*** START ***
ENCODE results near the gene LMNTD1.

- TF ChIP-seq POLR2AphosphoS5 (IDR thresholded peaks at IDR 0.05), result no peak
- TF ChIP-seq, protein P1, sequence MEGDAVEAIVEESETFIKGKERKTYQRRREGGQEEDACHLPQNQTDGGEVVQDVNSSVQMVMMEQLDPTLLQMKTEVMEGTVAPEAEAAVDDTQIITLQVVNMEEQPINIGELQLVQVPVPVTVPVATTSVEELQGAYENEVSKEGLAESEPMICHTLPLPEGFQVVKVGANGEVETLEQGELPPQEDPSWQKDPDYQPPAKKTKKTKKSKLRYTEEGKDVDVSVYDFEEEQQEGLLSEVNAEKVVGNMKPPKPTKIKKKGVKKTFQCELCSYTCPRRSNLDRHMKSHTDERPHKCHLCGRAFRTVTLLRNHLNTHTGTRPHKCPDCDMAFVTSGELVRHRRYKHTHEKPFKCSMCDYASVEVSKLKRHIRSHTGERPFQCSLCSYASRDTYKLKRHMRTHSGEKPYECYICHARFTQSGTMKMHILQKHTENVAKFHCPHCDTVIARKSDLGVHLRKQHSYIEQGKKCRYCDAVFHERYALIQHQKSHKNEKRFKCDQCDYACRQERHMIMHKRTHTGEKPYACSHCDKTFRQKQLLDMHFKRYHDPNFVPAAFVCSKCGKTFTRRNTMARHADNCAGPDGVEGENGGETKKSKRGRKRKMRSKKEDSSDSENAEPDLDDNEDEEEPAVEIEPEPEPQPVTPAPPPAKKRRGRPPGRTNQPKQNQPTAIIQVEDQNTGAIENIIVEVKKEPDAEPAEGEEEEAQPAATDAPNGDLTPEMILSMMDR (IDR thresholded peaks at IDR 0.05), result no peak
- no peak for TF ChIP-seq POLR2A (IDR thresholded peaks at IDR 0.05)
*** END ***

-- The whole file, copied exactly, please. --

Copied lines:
ENCODE results near the gene LMNTD1.

- TF ChIP-seq POLR2AphosphoS5 (IDR thresholded peaks at IDR 0.05), result no peak
- TF ChIP-seq, protein P1, sequence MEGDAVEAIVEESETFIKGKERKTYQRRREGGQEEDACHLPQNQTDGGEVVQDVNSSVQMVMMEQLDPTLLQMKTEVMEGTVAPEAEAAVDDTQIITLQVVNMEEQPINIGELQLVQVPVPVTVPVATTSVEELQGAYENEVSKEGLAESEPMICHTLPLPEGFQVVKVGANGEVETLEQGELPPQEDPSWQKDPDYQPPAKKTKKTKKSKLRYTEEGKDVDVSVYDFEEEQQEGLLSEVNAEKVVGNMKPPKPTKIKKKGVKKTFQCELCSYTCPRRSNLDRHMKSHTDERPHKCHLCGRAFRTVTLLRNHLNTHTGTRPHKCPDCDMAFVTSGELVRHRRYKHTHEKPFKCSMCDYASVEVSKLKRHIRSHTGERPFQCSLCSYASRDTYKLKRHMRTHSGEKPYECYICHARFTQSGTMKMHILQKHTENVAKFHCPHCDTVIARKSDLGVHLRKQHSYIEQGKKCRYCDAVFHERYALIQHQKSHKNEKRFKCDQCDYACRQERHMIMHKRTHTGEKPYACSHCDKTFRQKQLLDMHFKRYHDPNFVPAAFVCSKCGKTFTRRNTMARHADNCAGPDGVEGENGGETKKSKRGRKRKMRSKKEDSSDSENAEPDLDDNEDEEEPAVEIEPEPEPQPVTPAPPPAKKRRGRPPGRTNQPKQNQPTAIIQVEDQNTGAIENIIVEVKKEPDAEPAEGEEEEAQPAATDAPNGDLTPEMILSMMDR (IDR thresholded peaks at IDR 0.05), result no peak
- no peak for TF ChIP-seq POLR2A (IDR thresholded peaks at IDR 0.05)